Why Mosaics?

Why Mosaics? Rethinking Future of Church during the Holy Week

Mosaics provides a unique opportunity to create a “proximity space” where Christians and non-Christians can interact meaningfully with each other (Alan Hirsch, The Forgotten Ways: Reactivating the Missional Church). Mosaics reaches out people through hospitality, enabling Davis Community Church to more fully meet, live with and know its neighbors.  Since the original word for hospitality – “philoxenia” — literally means the ‘love of strangers,’ Christians were (and are!) called to an attitude of welcome not only to other believers, but also to those who are `outsiders.’

Mosaics is more than simply a new nonprofit; it is a “proximity space” where ministry can be carried out as we seek to engage the wider community of Davis and surrounding cities. Mosaics is a new expression of Christianity that responds to changing culture in dynamic ways.

Mosaics provides 8 language classes on Saturdays

Dr. Diana Butler Bass says in her book, Grounded: Finding God in the World-A Spiritual Revolution, “When the Bible is read from the perspective of divine nearness, it becomes clear that most prophets, poets, and preachers are particularly worried about religious institutions and practices that perpetuate the gap between God and humanity, making the divine unapproachable or cordoned off behind cadres of priestly mediators, whose interest is in exercising their own power as brokers of salvation. The biblical narrative is that of a God who comes close, compelled by a burning desire to make heaven on earth and occupy human hearts.”

Religion always entails the “3B’s” of believing, behaving, and belonging. Over the centuries, Christianity has engaged the 3B’s in different ways, with different interrogators and emphases. For the last 300 years or so, the questions were asked as follows:

1) What do I believe? (What does my church say I should think about God?)

2) How should I behave? (What are the rules my church asks me to follow?)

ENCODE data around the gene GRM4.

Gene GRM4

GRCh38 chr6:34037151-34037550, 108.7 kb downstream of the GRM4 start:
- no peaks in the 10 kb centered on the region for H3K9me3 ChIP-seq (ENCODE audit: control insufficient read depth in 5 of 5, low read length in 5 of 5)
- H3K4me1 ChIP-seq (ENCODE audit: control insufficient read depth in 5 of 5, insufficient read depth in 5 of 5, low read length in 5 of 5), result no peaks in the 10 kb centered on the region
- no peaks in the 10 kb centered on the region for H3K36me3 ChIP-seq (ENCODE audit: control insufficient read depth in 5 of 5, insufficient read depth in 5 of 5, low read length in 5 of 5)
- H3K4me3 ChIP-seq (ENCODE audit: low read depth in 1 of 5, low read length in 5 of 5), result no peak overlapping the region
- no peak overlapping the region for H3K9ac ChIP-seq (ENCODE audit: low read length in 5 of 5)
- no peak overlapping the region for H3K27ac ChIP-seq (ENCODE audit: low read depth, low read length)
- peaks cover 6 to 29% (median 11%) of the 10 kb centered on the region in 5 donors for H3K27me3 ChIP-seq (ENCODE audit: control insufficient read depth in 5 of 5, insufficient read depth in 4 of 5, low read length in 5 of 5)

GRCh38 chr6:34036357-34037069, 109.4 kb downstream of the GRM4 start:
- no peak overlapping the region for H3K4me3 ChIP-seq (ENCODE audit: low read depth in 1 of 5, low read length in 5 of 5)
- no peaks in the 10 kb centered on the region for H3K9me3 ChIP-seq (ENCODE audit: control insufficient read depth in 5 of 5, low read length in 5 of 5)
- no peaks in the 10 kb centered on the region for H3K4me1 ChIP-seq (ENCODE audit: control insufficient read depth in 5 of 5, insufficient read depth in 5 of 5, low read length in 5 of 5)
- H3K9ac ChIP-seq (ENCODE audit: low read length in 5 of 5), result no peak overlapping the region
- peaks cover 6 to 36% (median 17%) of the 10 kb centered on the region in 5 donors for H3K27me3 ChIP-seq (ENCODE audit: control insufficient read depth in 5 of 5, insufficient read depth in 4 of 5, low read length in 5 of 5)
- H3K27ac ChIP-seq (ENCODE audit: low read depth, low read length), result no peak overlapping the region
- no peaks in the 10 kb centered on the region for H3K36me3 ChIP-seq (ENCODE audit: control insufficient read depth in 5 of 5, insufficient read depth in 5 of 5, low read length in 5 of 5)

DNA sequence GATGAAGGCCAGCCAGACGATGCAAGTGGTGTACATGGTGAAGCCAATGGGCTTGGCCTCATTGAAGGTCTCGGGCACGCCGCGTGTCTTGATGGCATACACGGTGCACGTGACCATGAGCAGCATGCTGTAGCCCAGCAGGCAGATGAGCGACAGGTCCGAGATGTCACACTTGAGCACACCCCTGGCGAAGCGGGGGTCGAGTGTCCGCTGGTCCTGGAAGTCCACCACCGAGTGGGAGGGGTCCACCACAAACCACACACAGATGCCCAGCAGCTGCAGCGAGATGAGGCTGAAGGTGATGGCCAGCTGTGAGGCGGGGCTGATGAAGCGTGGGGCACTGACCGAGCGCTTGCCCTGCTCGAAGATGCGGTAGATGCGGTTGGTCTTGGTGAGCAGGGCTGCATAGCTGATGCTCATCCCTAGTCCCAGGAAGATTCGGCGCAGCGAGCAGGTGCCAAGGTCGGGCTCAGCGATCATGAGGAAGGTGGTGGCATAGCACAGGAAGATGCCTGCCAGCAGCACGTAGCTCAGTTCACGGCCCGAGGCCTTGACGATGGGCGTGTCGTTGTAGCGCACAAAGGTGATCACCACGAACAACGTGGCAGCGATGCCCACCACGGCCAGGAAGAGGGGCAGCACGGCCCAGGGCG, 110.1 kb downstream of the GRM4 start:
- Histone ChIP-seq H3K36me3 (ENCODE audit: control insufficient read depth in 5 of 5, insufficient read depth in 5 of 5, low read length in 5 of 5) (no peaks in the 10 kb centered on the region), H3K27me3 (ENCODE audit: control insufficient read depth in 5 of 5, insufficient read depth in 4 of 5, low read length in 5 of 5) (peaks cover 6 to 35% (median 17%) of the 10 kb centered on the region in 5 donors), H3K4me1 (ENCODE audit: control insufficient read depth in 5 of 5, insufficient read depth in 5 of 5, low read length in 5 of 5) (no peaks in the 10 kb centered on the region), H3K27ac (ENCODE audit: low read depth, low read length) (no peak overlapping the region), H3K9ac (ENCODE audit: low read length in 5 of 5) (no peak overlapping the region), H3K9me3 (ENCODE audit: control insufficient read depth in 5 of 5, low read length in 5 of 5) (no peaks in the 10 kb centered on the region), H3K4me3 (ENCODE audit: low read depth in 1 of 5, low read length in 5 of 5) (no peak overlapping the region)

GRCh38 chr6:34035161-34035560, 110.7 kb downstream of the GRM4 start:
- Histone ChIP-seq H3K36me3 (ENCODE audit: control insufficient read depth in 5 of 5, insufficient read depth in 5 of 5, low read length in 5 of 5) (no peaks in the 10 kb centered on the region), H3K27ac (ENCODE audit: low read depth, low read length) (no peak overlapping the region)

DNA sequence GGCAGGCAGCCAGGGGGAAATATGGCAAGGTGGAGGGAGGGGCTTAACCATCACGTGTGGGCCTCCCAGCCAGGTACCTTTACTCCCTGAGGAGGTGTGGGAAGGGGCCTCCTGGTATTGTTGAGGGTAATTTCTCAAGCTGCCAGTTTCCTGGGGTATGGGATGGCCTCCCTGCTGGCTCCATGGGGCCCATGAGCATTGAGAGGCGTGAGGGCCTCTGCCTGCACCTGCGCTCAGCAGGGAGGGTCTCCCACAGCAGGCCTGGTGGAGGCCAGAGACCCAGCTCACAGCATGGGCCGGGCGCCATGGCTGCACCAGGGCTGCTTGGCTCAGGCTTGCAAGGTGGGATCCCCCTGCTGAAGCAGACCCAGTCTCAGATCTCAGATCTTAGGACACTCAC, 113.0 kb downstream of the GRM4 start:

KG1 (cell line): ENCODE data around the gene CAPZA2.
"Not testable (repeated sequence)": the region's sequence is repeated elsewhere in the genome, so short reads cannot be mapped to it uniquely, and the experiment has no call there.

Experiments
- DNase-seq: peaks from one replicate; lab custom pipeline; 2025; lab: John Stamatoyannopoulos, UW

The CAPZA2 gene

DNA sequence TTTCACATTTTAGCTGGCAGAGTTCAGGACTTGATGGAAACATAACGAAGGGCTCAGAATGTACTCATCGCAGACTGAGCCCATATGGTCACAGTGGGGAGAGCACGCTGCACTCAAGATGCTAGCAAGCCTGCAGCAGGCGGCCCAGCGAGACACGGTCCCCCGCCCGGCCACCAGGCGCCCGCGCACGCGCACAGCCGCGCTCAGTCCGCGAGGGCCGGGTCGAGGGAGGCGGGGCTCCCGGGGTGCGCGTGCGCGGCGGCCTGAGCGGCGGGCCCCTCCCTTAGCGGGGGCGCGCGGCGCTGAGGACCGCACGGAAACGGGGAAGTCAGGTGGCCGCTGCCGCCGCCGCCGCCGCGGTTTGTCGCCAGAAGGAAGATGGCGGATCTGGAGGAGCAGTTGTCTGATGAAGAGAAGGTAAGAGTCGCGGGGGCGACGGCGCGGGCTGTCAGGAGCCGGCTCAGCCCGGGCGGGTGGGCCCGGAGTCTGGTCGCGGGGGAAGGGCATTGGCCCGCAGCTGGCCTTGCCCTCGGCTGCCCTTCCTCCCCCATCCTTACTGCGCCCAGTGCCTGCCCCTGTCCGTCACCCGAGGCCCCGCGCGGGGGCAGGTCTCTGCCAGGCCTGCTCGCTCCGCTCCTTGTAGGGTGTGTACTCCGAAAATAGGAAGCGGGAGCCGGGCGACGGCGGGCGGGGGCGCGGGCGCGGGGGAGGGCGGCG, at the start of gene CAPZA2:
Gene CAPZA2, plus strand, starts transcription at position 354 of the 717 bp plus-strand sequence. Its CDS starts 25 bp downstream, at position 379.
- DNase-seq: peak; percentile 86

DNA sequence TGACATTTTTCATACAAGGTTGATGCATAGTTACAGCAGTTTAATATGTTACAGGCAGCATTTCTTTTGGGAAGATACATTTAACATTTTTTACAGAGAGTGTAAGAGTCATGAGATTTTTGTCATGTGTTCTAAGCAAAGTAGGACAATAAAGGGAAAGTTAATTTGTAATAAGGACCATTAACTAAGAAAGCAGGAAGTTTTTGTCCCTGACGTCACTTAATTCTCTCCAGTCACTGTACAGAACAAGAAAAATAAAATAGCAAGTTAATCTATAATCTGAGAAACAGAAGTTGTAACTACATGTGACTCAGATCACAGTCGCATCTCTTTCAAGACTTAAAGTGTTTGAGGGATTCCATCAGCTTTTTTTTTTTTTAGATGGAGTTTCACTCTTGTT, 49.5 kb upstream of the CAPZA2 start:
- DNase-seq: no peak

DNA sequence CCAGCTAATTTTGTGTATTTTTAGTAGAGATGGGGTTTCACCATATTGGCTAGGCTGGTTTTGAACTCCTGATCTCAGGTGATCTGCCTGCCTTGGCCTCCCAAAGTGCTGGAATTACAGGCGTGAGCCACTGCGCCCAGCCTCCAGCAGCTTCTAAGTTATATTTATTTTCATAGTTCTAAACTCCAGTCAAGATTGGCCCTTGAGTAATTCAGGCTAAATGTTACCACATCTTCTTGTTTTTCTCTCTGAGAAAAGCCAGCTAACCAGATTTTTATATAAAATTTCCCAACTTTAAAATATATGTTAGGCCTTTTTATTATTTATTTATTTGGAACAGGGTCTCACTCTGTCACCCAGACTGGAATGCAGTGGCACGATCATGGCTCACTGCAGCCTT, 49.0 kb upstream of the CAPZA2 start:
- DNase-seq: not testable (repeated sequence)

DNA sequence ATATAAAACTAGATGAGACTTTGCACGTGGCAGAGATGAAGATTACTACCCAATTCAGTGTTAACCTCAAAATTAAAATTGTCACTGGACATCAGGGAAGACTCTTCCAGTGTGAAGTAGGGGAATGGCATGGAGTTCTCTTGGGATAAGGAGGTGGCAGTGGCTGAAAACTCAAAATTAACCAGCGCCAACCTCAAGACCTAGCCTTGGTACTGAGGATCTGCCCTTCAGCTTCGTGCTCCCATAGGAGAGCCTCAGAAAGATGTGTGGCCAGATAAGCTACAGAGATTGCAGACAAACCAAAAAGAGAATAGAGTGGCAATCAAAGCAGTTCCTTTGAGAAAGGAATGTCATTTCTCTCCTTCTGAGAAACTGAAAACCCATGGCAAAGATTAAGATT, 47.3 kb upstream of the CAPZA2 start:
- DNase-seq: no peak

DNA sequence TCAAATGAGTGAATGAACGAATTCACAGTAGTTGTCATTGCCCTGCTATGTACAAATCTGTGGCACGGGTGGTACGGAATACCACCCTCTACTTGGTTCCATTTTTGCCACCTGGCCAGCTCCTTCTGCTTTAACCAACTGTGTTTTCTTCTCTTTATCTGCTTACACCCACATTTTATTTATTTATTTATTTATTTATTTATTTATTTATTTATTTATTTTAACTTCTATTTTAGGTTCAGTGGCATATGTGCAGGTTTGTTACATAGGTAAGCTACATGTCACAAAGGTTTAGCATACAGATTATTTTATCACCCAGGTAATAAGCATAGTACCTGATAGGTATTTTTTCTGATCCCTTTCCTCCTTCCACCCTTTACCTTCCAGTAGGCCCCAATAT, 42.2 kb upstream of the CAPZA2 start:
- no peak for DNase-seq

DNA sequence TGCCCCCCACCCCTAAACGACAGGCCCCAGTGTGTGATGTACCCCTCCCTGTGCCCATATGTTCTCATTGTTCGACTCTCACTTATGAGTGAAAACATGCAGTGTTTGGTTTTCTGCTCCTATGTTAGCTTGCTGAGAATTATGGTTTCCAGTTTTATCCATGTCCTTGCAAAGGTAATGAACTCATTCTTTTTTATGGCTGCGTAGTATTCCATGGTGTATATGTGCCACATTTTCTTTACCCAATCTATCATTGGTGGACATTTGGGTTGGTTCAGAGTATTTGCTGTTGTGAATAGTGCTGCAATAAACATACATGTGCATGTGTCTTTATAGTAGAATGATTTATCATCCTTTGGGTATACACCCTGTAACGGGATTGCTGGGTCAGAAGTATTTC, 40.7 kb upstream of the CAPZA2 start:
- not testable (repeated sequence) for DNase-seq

3) Who am I? (What does it mean to be a faithful church member?)

But the questions have changed. Contemporary people care less about what to believe than how they might believe; less about rules for behavior than in what they should do with their lives; and less about church membership than in whose company they find themselves. The questions have become:

1) How do I believe? (How do I understand faith that seems to conflict with science and pluralism?)

2) What should I do? (How do my actions make a difference in the world?)

3) Whose am I? (How do my relationships shape my self-understanding?)

Mosaics Halloween & Harvest Festival

The foci of religion have not changed–believing, behaving, and belonging still matter. But the ways in which people engage each area have undergone a revolution.”

Dr. Bass also contends that we need to reverse the three B’s to move the “church as institution” to “religion as spiritual faith.”

Believing: creed and dogma
Behaving: rules and techniques
Belonging: being part of community
Belonging: being part of community
Behaving: rules and techniques
Believing: creed and dogma

Dr. Bass says, “We no longer live isolated behind boundaries of ethnicity, race, or religion. We are connected in global community. We search the Internet for answers; we ask our Buddhist or Hindu neighbors; we read our own sacred texts and the texts of others; we listen to preachers from the world’s religions. Answers are no longer confined to the opinions of a local priest, mullah, rabbi, or guru. The answers depend on us figuring this out together. This shift in religious consciousness is a worldwide phenomenon, a sort of divine web in which we are tangled.” 

Lord’s Supper at Mosaics

Mosaics seeks to move the “church as institution” to “religion as spiritual faith,” placing an emphasis on creating a culture of belonging and knowing one another deeply first. As Dr. Bass so eloquently puts it, “Christianity did not begin with a confession. It began with an invitation into friendship, into creating a new community, into forming relationships based on love and service.” 

Mosaics is grounded in the theology that God is with us (Immanuel). As many Gen X-Y-Zers are away from institutionalized churches, there are also great spiritual awakening (counter-movement) of seeking God among new generations. Mosaics are planted to provide places to belong, to practice “common good” in meaningful ways, and places to invite (and/or to encounter with) God in many innovated ways, interwoven with cross-cultural dynamic activities, which are available to anyone, especially Mosaics who are heart-broken and lost in this world, freely without any restrictions.

Mosaics continues to restore the koinonia of the early 1st century movement (Acts 2:42-47), encounter (paga) with God in a daily basis to share everything in common, praising God and enjoying the favor of all the people, which is the authentic agape fellowship instructed by our Lord Jesus Christ. In the new era of paradigm shift, Mosaics will truly be an exciting movement for the church of future.

Mosaics Community Drum Circle

A new command I give you: Love one another. As I have loved you, so you must love one another. – John 13:34

Pastor Stephen Moon

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